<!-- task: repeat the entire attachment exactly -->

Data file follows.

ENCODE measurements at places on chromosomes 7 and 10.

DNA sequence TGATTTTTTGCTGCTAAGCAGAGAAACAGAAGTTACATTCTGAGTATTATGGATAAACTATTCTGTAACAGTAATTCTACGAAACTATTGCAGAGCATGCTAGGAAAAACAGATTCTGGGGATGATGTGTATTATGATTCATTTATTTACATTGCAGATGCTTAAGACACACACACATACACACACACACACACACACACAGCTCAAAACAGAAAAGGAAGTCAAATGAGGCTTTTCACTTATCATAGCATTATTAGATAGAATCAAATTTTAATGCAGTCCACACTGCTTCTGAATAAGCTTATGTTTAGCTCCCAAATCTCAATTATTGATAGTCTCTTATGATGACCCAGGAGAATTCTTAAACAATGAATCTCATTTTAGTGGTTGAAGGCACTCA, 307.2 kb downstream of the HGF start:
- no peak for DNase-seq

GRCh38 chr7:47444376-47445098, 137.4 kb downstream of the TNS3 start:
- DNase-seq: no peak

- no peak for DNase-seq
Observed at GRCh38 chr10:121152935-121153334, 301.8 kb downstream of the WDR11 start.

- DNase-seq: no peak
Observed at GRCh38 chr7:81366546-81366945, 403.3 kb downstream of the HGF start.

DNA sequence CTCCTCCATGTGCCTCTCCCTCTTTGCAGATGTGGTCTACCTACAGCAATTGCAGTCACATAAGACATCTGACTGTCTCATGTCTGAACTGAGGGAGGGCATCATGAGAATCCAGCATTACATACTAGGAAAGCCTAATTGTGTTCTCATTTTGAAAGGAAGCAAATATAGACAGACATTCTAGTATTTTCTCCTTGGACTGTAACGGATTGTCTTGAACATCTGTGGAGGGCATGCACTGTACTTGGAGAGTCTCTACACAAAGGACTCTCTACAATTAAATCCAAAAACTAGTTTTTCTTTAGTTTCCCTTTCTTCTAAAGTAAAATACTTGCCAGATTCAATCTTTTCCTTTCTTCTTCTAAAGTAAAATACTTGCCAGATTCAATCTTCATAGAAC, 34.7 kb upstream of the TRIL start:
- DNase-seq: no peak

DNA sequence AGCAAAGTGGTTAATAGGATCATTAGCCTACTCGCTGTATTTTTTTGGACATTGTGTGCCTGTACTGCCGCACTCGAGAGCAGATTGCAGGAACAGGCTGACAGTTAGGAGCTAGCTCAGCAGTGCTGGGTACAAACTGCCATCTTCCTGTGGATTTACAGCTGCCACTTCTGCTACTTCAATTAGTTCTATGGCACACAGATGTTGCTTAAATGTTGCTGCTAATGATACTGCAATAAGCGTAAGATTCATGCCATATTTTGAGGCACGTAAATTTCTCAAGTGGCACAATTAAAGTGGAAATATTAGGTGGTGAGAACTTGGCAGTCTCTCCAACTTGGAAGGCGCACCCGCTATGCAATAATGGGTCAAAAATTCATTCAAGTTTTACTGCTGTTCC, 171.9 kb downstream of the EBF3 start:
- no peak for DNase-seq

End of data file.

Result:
ENCODE measurements at places on chromosomes 7 and 10.

DNA sequence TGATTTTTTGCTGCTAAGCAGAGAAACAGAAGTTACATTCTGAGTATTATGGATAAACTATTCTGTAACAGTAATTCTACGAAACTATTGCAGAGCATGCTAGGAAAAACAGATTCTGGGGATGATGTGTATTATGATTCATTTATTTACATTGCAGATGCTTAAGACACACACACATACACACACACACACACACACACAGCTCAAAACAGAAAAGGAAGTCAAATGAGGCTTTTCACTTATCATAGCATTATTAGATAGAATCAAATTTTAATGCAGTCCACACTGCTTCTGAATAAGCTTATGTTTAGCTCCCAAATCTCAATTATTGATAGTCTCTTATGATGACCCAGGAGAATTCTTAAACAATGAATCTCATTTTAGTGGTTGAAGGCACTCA, 307.2 kb downstream of the HGF start:
- no peak for DNase-seq

GRCh38 chr7:47444376-47445098, 137.4 kb downstream of the TNS3 start:
- DNase-seq: no peak

- no peak for DNase-seq
Observed at GRCh38 chr10:121152935-121153334, 301.8 kb downstream of the WDR11 start.

- DNase-seq: no peak
Observed at GRCh38 chr7:81366546-81366945, 403.3 kb downstream of the HGF start.

DNA sequence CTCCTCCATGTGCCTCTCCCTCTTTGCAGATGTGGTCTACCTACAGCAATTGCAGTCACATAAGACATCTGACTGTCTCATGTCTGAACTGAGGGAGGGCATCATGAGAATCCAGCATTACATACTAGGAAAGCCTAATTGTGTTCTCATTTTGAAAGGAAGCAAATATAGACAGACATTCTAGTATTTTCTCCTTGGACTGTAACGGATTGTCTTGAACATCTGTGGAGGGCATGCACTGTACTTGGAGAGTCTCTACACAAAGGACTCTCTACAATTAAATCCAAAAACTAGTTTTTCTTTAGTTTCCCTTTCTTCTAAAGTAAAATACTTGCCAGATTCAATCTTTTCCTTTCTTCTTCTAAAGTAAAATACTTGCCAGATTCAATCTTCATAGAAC, 34.7 kb upstream of the TRIL start:
- DNase-seq: no peak

DNA sequence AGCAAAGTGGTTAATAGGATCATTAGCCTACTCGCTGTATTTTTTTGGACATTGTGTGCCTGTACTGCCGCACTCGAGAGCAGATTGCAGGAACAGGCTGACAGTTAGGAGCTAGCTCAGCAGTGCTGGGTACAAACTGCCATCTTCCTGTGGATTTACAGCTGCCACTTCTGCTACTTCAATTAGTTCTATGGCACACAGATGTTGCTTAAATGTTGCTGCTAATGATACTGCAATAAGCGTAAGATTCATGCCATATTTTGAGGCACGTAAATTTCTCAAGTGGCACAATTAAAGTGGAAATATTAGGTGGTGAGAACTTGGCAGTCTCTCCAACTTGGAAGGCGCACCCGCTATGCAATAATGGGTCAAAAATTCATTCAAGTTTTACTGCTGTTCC, 171.9 kb downstream of the EBF3 start:
- no peak for DNase-seq